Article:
The phrase “watch your language” isn’t limited to four letter words and racial slurs.
Words and phrases we use colloquially, no matter how insignificant they may seem, can be offensive. The words freshman, fireman, and policeman alone excludes the existence women and others to do not identify exclusively as male.
Here are few other examples that you may hear or have used:
1. “That test raped me”No, it didn’t.
Was the test hard? Maybe. Did you study enough? Allegedly.
293,066 women the age of 12 and older are raped each year. Using the word “rape” to describe the difficulty of a test belittles the emotional, physical, and mental trauma that survivors have experienced.
1 in 5 women on college campuses have been sexually assaulted. So there’s a very good chance that using that phrase in a classroom with hundreds of others, someone will be offended. Remember that survivors are not just “women.” They are mothers, daughters, sisters, cousins, friends, and so much more. They are men, too.
Try: “That test was hard”
2. “That’s ghetto”Is this “ghetto?” In the world of gifs it is.
According to Dictonary.com, using ghetto as an adjective means, “noting something that is considered to be unrefined, low-class, cheap, or inferior.”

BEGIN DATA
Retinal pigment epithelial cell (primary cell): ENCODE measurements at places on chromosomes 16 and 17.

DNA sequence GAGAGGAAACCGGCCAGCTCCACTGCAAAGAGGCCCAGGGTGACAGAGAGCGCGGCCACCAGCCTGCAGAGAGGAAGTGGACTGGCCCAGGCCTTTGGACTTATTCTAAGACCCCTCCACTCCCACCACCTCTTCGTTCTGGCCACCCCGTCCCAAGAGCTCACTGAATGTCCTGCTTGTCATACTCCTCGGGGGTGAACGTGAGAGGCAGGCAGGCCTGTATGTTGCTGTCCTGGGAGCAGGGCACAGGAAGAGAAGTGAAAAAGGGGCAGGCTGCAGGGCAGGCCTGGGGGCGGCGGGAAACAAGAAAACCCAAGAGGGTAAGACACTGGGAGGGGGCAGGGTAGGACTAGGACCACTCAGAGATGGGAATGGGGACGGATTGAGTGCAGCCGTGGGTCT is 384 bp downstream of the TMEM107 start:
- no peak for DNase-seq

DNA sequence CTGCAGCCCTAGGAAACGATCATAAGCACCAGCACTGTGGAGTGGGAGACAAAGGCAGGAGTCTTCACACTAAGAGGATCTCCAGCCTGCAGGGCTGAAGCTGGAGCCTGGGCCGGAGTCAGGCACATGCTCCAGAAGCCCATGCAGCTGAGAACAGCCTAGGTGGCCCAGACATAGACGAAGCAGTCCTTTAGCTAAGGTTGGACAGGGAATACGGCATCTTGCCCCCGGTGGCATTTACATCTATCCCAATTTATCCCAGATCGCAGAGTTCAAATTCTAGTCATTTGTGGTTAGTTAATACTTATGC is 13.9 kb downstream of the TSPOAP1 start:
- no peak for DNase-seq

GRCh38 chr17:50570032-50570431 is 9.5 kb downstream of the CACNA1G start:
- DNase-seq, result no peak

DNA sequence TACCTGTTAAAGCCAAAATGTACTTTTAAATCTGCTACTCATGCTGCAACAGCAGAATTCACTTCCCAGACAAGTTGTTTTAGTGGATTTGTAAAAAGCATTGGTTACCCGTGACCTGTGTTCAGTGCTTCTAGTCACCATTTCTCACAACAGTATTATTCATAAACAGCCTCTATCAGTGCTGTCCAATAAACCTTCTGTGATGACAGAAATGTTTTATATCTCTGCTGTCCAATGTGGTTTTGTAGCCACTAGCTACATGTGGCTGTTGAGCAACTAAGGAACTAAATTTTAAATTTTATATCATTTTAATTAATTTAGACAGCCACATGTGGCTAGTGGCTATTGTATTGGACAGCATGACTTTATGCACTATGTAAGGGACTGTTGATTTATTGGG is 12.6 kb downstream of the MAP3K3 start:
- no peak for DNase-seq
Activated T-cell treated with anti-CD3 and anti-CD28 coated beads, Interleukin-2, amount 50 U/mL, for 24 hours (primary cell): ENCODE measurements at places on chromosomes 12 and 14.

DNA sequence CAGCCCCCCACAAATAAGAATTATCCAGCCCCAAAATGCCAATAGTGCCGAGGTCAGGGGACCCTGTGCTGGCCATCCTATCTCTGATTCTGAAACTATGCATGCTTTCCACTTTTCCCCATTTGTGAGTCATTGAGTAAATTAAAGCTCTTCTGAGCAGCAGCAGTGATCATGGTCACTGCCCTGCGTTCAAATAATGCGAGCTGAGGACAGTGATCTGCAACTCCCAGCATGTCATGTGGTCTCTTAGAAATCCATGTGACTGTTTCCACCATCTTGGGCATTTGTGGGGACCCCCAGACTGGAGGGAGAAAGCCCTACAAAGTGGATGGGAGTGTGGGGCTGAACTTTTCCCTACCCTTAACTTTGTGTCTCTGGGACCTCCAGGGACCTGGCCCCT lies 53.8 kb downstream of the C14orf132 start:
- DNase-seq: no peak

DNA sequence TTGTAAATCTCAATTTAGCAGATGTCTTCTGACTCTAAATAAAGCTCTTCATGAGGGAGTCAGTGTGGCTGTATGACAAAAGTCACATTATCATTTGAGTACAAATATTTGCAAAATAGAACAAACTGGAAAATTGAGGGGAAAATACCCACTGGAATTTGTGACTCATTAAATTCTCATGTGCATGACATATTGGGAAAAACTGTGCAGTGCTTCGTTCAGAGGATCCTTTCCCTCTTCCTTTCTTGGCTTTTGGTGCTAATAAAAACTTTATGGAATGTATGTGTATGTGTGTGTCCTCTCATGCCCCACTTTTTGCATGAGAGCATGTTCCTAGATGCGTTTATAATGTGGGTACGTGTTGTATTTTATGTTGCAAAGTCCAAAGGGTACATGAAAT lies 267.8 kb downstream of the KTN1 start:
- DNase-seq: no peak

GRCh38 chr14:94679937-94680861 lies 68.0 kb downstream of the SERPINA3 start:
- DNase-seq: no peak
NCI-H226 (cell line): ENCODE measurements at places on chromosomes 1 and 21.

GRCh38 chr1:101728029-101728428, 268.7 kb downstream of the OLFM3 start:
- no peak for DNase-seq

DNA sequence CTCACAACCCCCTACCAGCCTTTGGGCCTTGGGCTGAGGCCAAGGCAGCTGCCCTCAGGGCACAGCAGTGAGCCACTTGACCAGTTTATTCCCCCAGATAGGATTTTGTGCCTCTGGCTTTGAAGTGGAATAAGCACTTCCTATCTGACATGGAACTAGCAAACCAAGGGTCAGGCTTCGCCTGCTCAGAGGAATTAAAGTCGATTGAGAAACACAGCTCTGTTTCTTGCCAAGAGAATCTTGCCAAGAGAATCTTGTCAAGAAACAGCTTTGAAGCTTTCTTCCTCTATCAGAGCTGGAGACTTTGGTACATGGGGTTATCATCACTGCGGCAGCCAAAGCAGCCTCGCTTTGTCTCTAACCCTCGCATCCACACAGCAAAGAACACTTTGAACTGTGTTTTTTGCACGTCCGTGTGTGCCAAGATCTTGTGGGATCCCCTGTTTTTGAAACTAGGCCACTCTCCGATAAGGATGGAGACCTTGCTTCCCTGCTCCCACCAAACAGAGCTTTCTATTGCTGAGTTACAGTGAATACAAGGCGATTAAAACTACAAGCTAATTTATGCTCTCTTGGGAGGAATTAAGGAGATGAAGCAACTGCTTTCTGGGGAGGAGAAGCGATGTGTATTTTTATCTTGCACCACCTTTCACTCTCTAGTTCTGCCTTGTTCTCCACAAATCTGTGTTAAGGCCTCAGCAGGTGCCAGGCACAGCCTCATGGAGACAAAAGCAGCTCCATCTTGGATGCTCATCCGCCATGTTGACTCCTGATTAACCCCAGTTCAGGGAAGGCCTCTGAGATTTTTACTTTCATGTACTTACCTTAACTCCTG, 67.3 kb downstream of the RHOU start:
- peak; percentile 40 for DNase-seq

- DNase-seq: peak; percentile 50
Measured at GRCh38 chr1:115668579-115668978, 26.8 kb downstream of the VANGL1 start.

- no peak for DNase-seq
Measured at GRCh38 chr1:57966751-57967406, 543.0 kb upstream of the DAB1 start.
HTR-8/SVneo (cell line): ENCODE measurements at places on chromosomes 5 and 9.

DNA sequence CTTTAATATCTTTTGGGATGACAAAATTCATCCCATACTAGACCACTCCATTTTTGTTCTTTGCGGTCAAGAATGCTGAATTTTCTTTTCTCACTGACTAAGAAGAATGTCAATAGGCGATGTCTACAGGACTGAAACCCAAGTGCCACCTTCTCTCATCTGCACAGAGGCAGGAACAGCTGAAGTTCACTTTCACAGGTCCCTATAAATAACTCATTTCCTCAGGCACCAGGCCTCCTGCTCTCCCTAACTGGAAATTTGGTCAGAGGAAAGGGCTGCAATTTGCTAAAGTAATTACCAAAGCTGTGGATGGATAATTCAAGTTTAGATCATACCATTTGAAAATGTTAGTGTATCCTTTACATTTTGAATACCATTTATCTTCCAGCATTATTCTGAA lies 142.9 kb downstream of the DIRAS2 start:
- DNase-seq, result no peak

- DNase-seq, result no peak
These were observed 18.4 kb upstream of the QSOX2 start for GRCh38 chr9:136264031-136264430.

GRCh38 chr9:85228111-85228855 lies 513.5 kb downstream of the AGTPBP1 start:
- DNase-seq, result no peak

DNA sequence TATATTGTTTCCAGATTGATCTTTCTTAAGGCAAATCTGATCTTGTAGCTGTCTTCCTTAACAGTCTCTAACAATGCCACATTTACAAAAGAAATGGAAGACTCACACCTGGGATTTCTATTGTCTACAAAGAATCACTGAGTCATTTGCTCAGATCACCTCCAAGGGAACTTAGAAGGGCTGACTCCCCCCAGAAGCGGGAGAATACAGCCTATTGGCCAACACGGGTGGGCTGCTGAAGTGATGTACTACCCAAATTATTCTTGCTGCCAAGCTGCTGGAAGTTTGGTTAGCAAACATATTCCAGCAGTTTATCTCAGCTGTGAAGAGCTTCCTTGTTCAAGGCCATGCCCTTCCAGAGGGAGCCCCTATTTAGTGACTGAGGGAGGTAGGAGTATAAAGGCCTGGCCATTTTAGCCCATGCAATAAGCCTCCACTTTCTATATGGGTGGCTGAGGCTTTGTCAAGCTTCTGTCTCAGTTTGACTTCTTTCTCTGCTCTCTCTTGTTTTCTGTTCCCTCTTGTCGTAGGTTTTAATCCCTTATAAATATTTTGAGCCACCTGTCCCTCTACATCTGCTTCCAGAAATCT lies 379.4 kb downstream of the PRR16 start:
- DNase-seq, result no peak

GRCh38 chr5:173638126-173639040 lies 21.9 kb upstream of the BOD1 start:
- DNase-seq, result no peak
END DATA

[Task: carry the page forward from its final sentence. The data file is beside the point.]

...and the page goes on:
Beyoncé is not unrefined, low-class, cheap, or inferior. She is performing her song “Get Me Bodied,” in which she encourages women to “pat your weaves ladies.”
For those of you who are unfamiliar with the art of weave, patting your head as opposed to scratching is smart…not “ghetto.” In order for extensions to stay in one’s head, they must be sewn onto braids. If done correctly, they are relatively tight so that they can last a decent amount of time. Fervently scratching can cause the braids to loosen, in turn loosening the extensions. So, the next time you see someone patting their head, just know they’re doing what’s best for their hair, not being “ghetto.”
Regardless of how smart, attractive, or well off you are…remember that ONLY he without sin may cast the first stone. So put that verbal stone back in your pocket.
Try: “That’s interesting”
3. “The weather is so bipolar.”
About 2.6% of the adult public lives with bipolar disorder, meaning that those individuals have extreme, uncontrollable changes in mood and behavior.
If the weather is 70 degrees one day and 30 the next, you know when it’s going to happen. You can easily check the weather app, add a few layers, or bring out your favorite shorts and call it day.
For those with bipolar disorder, there is no picking and choosing. There’s no waking up in the morning and checking a mood app to see what the day is going to be like.
Bipolar is a disorder, not an adjective.
Try: “ The weather has been changing so much lately”
Remember it’s not always what you say, or how you say it, but the repercussions that matter. So please, watch your language.
Note from the Author: The Catalyst Conference is a weekend long conference, sponsored by UNC’s Campus Y, for high school students that focuses on promoting awareness of and evaluating social justice issues. Lauren Martin, Judy Robbins, and Dana Mansfield, 2015 Workshop Committee Co-Chairs, created the Activism Workshop that inspired this piece.